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Anne Arundel County releases draft of 20-year land use plan; residents have 45 days to comment

Planning and Zoning Officer Steve Kaii-Ziegler shares a preliminary draft of Anne Arundel County's 20-year land use plan. He is joined outside Brooklyn Park Library with Deputy Chief Administrative Officer for Land Use Lori Rhodes and County Executive Steuart Pittman.
Planning and Zoning Officer Steve Kaii-Ziegler shares a preliminary draft of Anne Arundel County's 20-year land use plan. He is joined outside Brooklyn Park Library with Deputy Chief Administrative Officer for Land Use Lori Rhodes and County Executive Steuart Pittman. (Olivia Sanchez)

Anne Arundel County’s 20-year plan for land use and development will prioritize the environment, revitalization, transit-oriented growth, and, once approved, will spur nine small area plans with localized implementation groups to ensure the vision manifests throughout the county, County Executive Steuart Pittman said Wednesday while unveiling the plan.

The plan addresses many aspects of life in Anne Arundel County, including environment, land use, housing, transportation, schools, recreation and parks, public safety, and economic development. Still, it is only a plan until approved as legislation by the County Council. Residents have 45 days to provide comments on the General Development Plan draft.

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Pittman said this plan would differ from the past versions because he plans to be diligent about implementation.

“Anne Arundel County residents don’t trust land use plans,” said County Executive Pittman. “We’ve had good ones before that got ignored — by developers, politicians, and bureaucrats. The key to this plan is that it requires implementation, implementation with a huge dose of additional community engagement.”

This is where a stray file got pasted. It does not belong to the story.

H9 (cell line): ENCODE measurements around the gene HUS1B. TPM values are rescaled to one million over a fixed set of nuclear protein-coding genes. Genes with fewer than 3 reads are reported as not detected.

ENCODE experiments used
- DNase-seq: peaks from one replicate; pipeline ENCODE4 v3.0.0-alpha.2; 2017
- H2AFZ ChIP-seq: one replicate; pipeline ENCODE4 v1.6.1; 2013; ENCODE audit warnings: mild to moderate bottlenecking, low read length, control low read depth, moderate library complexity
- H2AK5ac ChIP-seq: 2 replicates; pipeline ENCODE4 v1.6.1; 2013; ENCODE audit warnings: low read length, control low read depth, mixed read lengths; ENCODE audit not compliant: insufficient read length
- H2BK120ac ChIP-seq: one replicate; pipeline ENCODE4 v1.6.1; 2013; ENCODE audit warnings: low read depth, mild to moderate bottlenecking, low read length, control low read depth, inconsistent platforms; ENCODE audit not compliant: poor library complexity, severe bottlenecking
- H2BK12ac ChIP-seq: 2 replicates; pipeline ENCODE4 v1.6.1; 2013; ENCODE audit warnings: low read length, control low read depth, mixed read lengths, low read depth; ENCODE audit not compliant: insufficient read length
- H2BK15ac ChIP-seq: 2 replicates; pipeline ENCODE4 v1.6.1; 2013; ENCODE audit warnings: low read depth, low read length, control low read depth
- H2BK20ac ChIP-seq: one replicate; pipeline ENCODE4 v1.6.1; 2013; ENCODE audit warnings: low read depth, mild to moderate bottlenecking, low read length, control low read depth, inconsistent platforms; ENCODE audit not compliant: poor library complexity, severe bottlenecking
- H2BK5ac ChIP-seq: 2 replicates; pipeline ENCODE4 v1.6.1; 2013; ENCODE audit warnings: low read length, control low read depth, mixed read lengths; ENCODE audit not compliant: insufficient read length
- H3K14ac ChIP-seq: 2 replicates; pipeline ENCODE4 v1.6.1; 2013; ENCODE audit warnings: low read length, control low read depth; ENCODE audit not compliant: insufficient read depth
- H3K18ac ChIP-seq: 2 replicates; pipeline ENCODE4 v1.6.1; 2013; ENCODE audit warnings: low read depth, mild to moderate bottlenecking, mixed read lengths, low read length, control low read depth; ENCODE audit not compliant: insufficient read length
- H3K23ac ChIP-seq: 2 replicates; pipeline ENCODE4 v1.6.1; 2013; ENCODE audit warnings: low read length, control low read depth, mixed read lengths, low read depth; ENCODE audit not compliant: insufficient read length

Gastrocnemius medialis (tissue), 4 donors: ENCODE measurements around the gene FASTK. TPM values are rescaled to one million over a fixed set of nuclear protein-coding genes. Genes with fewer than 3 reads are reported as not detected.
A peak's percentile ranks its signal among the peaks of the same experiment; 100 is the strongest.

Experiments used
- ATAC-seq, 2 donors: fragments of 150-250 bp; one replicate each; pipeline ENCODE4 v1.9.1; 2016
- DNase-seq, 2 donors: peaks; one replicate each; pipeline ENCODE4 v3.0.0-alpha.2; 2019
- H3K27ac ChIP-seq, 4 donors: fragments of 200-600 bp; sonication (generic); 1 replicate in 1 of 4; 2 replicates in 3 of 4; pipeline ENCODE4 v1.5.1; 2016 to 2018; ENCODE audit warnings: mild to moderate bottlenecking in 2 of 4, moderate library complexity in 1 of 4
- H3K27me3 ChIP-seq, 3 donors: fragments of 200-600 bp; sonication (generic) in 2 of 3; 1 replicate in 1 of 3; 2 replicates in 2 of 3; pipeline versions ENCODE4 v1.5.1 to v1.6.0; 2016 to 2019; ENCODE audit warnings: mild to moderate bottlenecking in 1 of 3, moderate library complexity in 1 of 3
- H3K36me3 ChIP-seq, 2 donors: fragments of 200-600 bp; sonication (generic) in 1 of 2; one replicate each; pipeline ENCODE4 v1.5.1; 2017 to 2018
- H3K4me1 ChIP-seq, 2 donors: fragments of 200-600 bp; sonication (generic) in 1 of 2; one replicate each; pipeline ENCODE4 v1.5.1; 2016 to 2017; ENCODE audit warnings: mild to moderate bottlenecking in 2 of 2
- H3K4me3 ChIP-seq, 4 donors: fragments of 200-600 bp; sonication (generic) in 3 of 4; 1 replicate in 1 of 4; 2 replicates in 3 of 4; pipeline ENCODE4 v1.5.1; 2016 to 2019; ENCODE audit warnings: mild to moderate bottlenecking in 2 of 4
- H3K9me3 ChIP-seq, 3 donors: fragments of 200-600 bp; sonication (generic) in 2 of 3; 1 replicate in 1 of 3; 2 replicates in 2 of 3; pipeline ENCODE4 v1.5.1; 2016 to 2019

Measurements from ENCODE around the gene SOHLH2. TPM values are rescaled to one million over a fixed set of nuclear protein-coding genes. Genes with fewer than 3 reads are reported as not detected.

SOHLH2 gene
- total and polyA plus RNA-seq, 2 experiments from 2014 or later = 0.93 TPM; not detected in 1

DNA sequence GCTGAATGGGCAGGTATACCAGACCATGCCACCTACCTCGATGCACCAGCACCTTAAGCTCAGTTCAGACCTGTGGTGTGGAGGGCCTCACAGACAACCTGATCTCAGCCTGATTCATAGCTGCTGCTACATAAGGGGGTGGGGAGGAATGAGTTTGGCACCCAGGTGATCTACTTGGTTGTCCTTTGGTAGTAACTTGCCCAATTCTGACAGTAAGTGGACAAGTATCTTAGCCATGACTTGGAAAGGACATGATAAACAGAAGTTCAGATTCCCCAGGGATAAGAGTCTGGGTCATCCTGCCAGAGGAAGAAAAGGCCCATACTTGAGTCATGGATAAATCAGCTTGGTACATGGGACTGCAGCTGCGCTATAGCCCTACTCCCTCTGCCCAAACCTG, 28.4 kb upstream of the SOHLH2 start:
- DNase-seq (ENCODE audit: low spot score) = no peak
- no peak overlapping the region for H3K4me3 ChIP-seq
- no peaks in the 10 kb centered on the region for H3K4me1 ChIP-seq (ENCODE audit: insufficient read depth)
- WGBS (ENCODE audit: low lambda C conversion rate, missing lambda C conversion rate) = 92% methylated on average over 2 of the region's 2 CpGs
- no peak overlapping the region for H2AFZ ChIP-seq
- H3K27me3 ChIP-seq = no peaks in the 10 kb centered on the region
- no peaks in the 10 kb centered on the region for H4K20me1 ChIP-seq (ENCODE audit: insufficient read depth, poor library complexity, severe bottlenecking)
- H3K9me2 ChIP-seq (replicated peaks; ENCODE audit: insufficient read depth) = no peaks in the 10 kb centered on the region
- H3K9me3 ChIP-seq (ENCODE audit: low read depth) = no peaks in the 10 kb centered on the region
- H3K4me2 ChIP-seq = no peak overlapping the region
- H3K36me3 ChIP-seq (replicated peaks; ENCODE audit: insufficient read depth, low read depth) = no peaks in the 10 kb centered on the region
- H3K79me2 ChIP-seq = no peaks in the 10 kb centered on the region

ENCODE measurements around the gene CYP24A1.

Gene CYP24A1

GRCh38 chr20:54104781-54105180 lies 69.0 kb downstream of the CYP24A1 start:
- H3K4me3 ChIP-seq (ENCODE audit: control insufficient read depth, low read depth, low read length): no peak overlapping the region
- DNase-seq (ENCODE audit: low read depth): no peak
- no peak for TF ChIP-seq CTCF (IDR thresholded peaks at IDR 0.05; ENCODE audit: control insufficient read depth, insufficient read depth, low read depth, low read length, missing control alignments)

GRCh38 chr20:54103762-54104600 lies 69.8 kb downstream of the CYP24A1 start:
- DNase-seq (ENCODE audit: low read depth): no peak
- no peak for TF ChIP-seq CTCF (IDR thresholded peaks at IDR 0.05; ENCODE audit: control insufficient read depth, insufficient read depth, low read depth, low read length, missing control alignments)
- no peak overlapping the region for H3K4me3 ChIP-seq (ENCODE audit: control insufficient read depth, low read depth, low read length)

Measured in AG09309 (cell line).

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The GDP’s initial timeline was disrupted by the coronavirus pandemic — in the early months, Planning and Zoning Officer Steve Kaii-Ziegler worried that without in-person meetings, they would be unable to meaningfully engage the public in the process.

Before the virus began spreading in Anne Arundel County, officials held about 20 community meetings with roughly 3,000 residents to inform the planning process. Instead of attending community meetings through the final phase of the process, residents can peruse the themes, specific goals, and scroll around the county’s maps, Pittman said.

They pivoted in early August, launching an online tool that allowed residents to view preliminary parts of the draft and provide comments.

Now that the full draft is available to the public, it can be downloaded from the county website, where residents can also provide comments. Anyone without internet access can view a paper copy of the plan at any county libraries, which are open by appointment only. Residents have until Nov. 15 to comment on the draft.

Following the 45 day comment period, officials will review feedback, and the Planning Advisory Board will schedule public hearings. The plan is expected to be introduced to the council in February, with public hearings likely in March.

Officials noted the Wednesday morning press conference announcing the draft was only the beginning of a long process. Even after the council approves the plan, they will begin the process of implementing it and developing the nine small area plans. Each small area plan will be driven by an advisory committee and an implementation committee, for which they plan to solicit applications from community groups.

To ensure the committee members accurately represent the communities' diversity, Pittman said they are planning to enlist the newly formed Commission on Immigrants Affairs and the local racial justice advocacy groups.

Kate Fritz, the chair of the County’s Citizens Environmental Commission and executive director of Alliance for the Chesapeake Bay, encouraged residents to consider weighing in or joining a committee to contribute to the planning effort.

“When residents are involved in their local planning efforts, the outcome leads to more equitable and sustainable communities for the future,” she said. “I encourage every resident to use their voice and get involved with collectively creating a bright and equitable future for all residents of Anne Arundel County.”

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